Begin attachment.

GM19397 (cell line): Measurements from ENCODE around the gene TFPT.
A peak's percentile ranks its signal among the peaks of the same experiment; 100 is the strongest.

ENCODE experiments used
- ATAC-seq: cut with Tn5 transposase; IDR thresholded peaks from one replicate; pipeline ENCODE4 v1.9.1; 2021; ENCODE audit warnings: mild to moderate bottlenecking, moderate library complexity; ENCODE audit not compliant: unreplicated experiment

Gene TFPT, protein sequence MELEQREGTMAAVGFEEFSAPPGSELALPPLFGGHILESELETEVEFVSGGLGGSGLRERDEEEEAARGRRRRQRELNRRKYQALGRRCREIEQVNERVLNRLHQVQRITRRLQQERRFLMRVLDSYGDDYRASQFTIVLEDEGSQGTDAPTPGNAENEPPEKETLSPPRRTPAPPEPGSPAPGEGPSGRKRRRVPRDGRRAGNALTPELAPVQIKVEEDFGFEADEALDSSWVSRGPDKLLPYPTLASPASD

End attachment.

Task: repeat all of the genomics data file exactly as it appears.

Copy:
GM19397 (cell line): Measurements from ENCODE around the gene TFPT.
A peak's percentile ranks its signal among the peaks of the same experiment; 100 is the strongest.

ENCODE experiments used
- ATAC-seq: cut with Tn5 transposase; IDR thresholded peaks from one replicate; pipeline ENCODE4 v1.9.1; 2021; ENCODE audit warnings: mild to moderate bottlenecking, moderate library complexity; ENCODE audit not compliant: unreplicated experiment

Gene TFPT, protein sequence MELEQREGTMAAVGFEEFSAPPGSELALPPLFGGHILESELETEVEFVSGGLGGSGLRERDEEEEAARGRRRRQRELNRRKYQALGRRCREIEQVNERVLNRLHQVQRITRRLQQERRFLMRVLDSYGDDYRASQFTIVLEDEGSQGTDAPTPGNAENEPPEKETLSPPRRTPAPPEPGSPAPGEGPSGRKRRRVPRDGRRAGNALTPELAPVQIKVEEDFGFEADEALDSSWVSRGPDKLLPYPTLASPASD